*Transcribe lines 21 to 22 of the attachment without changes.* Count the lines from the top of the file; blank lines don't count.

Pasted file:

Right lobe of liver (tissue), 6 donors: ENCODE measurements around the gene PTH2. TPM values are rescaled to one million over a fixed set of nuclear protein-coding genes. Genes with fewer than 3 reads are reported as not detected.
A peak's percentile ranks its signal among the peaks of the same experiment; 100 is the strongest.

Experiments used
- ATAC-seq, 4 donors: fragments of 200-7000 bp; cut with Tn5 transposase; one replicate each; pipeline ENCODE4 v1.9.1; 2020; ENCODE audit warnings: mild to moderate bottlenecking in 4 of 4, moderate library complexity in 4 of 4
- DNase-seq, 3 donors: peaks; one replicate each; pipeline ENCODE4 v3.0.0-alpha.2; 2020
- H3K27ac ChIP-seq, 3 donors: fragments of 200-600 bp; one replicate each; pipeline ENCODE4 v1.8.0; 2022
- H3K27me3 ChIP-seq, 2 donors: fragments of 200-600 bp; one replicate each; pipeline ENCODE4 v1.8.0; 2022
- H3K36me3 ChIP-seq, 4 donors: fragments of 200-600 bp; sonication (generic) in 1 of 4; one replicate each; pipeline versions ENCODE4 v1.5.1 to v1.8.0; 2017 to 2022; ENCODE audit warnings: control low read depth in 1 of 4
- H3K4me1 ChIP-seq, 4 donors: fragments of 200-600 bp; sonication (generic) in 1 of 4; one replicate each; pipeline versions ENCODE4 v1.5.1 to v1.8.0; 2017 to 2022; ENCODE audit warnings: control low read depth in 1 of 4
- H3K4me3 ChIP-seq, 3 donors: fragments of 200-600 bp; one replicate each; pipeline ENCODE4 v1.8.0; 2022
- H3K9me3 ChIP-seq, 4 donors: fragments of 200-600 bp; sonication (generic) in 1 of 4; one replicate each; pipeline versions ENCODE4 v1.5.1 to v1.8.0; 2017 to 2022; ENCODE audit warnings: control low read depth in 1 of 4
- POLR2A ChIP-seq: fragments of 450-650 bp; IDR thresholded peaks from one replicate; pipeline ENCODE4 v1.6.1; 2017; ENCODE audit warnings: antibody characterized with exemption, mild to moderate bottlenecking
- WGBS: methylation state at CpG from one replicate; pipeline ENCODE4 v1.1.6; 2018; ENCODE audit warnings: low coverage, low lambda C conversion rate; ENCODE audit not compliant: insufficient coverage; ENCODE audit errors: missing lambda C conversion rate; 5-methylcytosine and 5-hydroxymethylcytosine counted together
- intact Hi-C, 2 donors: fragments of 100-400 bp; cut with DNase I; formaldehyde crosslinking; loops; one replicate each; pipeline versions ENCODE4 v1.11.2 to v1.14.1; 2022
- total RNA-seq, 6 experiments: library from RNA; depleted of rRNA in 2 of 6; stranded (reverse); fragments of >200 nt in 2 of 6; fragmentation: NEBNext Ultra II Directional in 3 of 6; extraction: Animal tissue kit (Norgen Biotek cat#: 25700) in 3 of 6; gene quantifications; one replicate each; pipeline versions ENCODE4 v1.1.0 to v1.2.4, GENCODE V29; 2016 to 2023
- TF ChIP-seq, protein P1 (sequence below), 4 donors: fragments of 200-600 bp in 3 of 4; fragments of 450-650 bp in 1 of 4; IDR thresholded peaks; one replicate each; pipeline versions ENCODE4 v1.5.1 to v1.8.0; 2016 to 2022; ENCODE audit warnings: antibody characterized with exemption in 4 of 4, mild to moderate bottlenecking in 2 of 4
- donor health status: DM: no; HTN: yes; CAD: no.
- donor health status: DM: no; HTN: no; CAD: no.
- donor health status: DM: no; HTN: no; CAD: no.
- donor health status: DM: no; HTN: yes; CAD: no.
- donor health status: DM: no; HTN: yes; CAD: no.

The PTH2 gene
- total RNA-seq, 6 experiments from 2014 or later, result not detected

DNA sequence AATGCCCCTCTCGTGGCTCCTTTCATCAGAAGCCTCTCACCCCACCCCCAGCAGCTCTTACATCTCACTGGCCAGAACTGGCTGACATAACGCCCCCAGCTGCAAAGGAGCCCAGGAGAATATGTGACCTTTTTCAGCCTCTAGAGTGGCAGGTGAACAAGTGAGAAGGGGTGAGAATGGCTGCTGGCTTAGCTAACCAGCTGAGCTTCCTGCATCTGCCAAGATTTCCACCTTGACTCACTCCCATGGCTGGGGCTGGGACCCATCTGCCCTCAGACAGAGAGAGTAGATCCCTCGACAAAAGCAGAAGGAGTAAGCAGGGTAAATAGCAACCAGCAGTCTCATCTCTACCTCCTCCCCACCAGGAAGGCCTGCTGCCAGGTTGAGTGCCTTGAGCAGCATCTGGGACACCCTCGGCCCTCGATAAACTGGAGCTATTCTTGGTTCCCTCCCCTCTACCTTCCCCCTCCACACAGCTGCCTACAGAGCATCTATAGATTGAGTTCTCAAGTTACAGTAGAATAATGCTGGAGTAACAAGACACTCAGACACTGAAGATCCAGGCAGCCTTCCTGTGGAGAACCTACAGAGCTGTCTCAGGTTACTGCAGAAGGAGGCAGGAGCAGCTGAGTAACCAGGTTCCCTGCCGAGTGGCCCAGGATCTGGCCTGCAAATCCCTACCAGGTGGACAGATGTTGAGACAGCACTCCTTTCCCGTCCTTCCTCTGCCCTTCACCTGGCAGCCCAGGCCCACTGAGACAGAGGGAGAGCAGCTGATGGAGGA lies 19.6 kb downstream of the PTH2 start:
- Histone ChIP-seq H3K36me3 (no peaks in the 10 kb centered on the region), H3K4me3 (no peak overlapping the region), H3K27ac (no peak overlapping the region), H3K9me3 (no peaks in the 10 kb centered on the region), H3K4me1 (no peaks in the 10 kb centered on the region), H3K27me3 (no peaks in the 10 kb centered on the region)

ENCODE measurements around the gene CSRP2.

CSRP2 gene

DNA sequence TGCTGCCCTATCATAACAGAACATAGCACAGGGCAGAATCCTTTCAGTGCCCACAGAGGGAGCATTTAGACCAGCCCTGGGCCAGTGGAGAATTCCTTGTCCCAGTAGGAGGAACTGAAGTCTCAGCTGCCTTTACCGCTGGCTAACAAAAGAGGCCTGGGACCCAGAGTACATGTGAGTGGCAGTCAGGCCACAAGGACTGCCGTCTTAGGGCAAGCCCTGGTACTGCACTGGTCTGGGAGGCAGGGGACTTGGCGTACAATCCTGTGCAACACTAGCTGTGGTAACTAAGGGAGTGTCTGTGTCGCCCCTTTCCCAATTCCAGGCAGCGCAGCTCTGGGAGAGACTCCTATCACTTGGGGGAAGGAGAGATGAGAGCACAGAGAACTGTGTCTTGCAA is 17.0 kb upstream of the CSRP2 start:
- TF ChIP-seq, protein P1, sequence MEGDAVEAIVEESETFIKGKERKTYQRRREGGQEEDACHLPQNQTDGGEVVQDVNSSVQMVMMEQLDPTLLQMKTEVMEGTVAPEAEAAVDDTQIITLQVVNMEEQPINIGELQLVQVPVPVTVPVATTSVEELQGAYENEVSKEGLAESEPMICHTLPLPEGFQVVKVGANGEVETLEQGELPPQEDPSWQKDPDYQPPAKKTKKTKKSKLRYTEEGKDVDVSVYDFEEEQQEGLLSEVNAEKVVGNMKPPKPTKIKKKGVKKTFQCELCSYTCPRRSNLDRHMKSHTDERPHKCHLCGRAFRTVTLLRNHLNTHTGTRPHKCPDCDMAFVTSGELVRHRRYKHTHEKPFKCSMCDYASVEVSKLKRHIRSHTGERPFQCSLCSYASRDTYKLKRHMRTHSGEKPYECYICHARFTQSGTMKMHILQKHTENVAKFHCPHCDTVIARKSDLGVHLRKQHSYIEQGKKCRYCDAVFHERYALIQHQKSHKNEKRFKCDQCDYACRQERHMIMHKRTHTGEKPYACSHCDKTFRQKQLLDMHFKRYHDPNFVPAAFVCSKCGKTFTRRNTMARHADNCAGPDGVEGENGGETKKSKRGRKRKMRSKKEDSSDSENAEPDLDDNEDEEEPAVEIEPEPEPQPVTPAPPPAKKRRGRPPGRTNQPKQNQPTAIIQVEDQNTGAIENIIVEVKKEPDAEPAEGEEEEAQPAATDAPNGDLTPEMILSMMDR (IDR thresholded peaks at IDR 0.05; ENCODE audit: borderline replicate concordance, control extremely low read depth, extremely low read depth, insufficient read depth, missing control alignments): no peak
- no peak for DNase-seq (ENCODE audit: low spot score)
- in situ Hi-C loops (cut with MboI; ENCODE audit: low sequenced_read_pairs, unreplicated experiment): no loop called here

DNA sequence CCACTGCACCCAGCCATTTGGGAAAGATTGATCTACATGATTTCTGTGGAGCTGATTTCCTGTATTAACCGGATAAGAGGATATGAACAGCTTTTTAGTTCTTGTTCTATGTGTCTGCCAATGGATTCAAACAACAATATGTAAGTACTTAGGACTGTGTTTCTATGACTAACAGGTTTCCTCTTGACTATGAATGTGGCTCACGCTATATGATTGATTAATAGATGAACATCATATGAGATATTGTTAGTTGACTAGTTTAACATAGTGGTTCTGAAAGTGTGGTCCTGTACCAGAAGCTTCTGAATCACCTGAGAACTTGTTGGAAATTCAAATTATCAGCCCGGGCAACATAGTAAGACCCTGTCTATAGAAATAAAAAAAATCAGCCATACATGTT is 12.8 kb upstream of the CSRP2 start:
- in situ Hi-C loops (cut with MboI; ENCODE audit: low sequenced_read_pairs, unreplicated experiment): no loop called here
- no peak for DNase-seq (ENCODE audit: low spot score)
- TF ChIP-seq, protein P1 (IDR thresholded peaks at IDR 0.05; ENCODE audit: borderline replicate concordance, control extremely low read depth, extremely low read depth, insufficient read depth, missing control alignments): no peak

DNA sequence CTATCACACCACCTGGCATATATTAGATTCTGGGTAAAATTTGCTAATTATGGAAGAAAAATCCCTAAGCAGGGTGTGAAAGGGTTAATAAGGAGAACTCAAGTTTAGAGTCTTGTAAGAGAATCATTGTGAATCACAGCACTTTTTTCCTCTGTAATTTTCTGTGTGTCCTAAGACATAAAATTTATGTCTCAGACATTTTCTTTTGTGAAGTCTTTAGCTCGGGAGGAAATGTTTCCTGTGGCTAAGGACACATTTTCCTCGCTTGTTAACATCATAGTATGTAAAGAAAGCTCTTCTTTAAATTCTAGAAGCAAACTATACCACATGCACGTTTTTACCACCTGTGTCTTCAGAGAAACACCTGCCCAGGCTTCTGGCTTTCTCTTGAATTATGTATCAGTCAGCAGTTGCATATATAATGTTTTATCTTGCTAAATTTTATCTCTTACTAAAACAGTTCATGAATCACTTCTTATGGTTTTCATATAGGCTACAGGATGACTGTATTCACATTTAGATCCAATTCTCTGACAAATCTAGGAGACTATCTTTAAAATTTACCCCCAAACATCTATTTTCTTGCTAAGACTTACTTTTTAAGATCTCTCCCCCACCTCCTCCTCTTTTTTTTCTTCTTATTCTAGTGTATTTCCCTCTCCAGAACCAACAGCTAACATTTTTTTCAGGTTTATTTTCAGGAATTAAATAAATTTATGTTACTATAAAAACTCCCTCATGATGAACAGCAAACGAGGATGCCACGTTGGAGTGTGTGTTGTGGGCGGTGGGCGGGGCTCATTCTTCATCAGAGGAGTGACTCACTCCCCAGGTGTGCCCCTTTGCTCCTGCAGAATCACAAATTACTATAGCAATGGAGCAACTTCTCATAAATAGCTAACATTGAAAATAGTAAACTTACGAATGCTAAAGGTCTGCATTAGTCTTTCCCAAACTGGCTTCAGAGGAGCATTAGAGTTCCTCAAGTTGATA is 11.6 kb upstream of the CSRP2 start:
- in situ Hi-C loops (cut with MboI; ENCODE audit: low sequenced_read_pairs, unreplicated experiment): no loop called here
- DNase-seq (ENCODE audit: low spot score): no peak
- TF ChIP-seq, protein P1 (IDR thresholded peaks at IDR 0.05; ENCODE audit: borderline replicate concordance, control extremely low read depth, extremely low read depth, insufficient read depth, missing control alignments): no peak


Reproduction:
- donor health status: DM: no; HTN: yes; CAD: no.

The PTH2 gene